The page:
The Tempest by William Shakespeare
Adapted and Directed by Kate Stafford
Designed by Hazel Albarn
Choreography by Shyne Phiri
At Dynamix Amphitheatre at 8pm on Saturday 28th October, Tickets can be bought from Northern Stage Box Office here
A gripping comedy of magic, love and redemption. The sorcerer Prospero and his teenage daughter Miranda are exiled on a strange magical island. When Prospero raises a storm to destroy his enemies, revenge – and escape from the island – seems to be within his reach at last.
Bilimankhwe has brought actors, dancers and musicians from Malawi to work with British actors, musicians and visual artists. Together they have created a powerful, passionate and magical show, full of humour and music.
This pared-down, intense, urban production of Shakespeare’s last play features the stunning contemporary African dance choreography of Shyne Phiri.
Live music and original songs are by renowned Malawian recording artist Ben Mankhamba. Soundtrack and projections sampling traditional Malawianmusic have been created by Bristol-based musician and film-maker Frederick Rich.
It is powerful, passionate, and of course magical. By bringing together artists from Africa and Europe, the company uses the best from both continents to both entertain and move the audience.
The soundtrack blends traditional Malawi with electronic beats; using Malawian instruments such as the mbira (thumb piano) and mazimba (wooden xylophone), world instruments such a didgeridoo and jews harp and modern guitar the musicians also play live to create a rich layered sound giving Prospero’s island it’s magic. The music will be accompanied by projected animations and atmospheric lighting.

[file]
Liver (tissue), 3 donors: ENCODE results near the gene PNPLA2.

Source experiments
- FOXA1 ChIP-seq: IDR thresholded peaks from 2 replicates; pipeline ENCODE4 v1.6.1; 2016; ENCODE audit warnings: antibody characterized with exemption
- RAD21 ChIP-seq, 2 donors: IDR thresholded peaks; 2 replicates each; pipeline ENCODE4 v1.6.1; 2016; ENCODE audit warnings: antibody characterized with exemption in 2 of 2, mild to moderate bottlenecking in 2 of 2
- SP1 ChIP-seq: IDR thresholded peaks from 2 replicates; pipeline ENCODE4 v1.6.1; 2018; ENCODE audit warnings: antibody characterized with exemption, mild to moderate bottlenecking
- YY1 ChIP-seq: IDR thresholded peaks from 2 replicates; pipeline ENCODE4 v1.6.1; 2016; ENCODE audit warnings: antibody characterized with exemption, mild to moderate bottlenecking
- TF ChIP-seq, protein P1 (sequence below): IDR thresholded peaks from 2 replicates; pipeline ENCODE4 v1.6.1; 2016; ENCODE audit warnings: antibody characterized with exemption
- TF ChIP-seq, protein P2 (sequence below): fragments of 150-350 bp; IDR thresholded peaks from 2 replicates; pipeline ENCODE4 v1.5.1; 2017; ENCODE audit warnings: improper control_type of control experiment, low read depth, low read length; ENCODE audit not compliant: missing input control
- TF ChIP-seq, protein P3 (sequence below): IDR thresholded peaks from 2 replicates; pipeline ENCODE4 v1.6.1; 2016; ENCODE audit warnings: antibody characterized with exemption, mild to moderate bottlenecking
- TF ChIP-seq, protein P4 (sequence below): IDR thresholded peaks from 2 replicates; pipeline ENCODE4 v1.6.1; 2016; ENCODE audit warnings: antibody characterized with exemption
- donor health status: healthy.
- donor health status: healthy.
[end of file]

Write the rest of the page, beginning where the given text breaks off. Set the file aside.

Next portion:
The play is about patriarchy and the end of colonialism. At the start of the play we see Ariel (played by Joshua Bhima and Robert Magasa) creating a storm at the instruction of Prospero (Christopher Brand). By using his magic to take the island from the witch Sycorax, set Ariel free and steal Caliban’s birthright, Prospero has sets off the chain of events which leads to the action of the play. His personal journey eventually leads to him to renounce his magic, hand back ownership of the island to its original inhabitants and understand that his daughter must be free to choose her own future.
The play is beautifully designed by Hazel Albarn using natural materials reflecting the ancient Malawian Nyau traditions; together with the contemporary projections and other-worldly music the effect is of a place outside time, where anything can (and sometimes does) happen.
The original island inhabitants, Caliban (played by Stanley Mambo) and Ariel, speak in a mixture of their native tongue and English – as is common in many countries which have been colonised by the British.
Ariel is sometimes one, sometimes splits into two – the use of two performers working in physical harmony allows for even more ‘now-you-see-him-now-you-don’t’ trickery. The rest of the multi-racial cast
are all British and speak with their native English accents. The play is about patriarchy, colonialism and power.